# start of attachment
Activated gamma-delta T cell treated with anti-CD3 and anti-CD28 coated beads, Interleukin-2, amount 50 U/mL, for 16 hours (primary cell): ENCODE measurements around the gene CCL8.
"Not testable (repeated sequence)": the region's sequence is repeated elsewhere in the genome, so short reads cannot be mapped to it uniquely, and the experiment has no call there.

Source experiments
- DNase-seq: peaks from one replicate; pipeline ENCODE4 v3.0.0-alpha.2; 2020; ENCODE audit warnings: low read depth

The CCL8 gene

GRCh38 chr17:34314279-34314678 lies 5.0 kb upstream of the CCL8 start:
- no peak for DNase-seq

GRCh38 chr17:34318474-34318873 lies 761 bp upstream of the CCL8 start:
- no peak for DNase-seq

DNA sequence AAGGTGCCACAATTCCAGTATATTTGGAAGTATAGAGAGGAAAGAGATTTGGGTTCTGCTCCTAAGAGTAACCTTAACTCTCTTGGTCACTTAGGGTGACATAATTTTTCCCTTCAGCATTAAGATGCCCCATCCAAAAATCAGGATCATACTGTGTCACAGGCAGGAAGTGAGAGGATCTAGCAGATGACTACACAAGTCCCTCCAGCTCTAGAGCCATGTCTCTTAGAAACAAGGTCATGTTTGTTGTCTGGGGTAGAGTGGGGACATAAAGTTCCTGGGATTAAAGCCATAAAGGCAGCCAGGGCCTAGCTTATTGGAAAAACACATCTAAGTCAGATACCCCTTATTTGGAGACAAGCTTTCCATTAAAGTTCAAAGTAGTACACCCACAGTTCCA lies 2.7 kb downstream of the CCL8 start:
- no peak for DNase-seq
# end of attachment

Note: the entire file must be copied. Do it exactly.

Activated gamma-delta T cell treated with anti-CD3 and anti-CD28 coated beads, Interleukin-2, amount 50 U/mL, for 16 hours (primary cell): ENCODE measurements around the gene CCL8.
"Not testable (repeated sequence)": the region's sequence is repeated elsewhere in the genome, so short reads cannot be mapped to it uniquely, and the experiment has no call there.

Source experiments
- DNase-seq: peaks from one replicate; pipeline ENCODE4 v3.0.0-alpha.2; 2020; ENCODE audit warnings: low read depth

The CCL8 gene

GRCh38 chr17:34314279-34314678 lies 5.0 kb upstream of the CCL8 start:
- no peak for DNase-seq

GRCh38 chr17:34318474-34318873 lies 761 bp upstream of the CCL8 start:
- no peak for DNase-seq

DNA sequence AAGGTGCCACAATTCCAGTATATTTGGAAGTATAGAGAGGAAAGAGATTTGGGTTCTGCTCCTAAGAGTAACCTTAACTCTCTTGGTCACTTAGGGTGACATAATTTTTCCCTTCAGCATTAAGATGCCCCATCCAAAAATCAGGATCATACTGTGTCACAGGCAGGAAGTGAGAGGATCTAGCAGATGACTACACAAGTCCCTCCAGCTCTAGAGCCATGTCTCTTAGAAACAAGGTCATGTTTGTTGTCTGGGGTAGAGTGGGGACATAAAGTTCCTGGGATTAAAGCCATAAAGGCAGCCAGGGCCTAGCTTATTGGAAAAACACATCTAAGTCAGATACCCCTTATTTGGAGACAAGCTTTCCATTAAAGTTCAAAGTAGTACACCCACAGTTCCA lies 2.7 kb downstream of the CCL8 start:
- no peak for DNase-seq